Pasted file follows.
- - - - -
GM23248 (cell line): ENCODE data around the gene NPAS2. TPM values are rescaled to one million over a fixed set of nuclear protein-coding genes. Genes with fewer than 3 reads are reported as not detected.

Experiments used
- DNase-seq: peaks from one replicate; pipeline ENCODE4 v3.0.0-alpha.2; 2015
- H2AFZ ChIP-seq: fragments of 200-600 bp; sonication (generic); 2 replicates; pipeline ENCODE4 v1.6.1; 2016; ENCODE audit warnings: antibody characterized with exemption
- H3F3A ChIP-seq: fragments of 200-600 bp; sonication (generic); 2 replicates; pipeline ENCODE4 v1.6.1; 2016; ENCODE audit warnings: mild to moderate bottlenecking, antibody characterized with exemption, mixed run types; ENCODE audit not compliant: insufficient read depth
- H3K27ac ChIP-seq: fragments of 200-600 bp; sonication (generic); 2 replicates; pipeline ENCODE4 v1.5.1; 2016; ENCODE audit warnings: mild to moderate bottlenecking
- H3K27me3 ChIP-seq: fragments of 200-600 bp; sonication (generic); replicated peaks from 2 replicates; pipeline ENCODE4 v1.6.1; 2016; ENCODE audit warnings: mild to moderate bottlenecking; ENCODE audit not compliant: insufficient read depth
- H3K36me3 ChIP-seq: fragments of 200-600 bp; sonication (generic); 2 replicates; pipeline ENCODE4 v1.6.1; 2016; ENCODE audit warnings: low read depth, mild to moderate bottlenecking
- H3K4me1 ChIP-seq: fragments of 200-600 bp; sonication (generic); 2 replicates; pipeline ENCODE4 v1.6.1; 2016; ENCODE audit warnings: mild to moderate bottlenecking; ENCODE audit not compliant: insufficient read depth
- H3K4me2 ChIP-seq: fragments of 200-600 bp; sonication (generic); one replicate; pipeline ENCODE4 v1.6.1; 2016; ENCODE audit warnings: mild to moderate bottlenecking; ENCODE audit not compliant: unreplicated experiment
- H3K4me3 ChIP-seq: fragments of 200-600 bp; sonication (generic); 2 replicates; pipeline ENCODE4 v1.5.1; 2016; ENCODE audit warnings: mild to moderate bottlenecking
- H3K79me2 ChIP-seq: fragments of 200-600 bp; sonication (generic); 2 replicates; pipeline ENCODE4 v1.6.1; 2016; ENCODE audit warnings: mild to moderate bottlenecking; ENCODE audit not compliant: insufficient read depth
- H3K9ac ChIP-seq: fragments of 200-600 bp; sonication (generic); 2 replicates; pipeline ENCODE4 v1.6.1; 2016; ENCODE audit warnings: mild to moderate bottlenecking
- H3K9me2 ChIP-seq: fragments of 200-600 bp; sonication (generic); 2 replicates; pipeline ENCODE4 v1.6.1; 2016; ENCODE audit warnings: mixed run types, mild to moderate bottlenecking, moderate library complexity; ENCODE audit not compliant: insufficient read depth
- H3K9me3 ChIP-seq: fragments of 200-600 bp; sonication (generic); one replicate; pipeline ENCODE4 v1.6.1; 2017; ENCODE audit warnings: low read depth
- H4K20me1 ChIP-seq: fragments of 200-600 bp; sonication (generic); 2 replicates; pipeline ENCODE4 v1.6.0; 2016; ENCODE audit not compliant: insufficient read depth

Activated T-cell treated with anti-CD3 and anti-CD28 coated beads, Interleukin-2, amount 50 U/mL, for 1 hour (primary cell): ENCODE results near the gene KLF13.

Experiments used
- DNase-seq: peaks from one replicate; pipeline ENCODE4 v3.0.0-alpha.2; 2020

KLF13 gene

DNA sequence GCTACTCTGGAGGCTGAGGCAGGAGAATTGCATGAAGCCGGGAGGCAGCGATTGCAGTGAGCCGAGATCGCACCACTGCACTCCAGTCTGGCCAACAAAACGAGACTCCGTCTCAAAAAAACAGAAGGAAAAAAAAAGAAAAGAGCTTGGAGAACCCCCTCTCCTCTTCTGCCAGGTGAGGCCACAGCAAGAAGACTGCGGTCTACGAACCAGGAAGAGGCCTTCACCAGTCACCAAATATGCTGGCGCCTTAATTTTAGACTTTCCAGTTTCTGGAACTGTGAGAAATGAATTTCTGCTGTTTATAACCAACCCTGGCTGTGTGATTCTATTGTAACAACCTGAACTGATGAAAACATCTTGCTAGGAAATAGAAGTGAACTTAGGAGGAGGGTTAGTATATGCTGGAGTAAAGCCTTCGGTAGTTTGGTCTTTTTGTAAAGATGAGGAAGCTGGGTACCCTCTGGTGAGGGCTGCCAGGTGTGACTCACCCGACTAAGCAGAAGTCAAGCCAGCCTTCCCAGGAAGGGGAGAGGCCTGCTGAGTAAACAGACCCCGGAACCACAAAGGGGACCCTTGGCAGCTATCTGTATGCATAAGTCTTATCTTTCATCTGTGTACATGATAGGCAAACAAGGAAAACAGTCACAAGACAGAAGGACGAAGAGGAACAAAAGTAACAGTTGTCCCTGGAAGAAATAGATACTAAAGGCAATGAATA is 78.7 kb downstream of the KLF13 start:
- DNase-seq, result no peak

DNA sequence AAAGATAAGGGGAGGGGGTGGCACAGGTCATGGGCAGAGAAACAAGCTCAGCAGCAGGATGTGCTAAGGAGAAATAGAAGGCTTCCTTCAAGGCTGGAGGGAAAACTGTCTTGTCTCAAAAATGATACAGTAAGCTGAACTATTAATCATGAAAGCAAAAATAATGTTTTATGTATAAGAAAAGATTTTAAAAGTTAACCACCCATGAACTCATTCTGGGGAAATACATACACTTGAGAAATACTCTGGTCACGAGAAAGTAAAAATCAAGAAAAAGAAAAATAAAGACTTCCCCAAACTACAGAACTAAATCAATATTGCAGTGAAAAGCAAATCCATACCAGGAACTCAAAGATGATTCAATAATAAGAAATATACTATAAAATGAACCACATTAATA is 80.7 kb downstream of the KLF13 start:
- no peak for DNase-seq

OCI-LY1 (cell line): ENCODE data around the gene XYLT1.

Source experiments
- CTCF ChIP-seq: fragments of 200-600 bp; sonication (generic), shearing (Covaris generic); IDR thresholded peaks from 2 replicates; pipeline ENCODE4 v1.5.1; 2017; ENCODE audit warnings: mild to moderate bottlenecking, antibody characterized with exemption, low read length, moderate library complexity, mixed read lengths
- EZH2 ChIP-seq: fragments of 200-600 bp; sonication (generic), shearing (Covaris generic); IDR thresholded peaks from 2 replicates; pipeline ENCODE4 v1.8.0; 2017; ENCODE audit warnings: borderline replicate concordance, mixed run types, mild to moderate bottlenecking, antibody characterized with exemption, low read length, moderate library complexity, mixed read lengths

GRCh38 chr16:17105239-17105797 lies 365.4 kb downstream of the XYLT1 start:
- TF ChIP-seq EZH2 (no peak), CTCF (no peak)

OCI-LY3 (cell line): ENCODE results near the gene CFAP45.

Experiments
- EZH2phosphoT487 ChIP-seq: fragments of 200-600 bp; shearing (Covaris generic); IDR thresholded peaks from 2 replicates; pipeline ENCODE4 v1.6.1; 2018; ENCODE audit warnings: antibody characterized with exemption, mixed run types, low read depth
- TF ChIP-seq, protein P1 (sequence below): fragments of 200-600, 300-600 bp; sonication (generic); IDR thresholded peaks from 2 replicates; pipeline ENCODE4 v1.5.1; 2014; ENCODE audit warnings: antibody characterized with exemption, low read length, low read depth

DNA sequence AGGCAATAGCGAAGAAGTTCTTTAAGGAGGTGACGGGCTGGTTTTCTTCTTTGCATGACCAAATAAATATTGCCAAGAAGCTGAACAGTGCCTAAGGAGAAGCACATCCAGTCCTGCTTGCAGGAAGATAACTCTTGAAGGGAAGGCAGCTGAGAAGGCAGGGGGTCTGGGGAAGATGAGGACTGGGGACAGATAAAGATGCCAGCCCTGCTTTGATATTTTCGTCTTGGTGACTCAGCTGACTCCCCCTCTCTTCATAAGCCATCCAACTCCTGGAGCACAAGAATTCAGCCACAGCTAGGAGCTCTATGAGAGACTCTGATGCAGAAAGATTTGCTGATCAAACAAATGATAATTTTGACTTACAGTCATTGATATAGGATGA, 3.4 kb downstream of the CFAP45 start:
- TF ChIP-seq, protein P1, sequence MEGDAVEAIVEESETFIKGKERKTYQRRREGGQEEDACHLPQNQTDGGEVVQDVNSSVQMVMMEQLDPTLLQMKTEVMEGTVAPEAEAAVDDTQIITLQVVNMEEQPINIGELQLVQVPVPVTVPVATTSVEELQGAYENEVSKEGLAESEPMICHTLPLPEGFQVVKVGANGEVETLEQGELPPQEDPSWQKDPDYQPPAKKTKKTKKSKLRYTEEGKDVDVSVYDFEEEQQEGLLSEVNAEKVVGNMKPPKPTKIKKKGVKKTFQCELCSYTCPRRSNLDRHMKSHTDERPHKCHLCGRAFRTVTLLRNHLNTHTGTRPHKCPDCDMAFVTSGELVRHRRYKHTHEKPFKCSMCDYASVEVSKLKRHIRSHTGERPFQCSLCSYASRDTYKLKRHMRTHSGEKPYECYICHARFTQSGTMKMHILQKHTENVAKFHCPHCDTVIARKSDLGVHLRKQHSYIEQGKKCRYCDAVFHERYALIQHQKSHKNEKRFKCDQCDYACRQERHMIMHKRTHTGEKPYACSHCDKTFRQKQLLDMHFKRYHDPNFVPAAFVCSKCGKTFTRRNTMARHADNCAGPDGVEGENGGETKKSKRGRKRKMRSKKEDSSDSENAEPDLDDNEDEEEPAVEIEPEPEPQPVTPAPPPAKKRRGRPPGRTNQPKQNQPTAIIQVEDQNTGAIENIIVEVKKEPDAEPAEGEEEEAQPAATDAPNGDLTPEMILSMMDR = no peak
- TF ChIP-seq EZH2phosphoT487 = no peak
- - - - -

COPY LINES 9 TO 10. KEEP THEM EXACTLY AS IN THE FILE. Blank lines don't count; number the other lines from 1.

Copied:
- H3K4me1 ChIP-seq: fragments of 200-600 bp; sonication (generic); 2 replicates; pipeline ENCODE4 v1.6.1; 2016; ENCODE audit warnings: mild to moderate bottlenecking; ENCODE audit not compliant: insufficient read depth
- H3K4me2 ChIP-seq: fragments of 200-600 bp; sonication (generic); one replicate; pipeline ENCODE4 v1.6.1; 2016; ENCODE audit warnings: mild to moderate bottlenecking; ENCODE audit not compliant: unreplicated experiment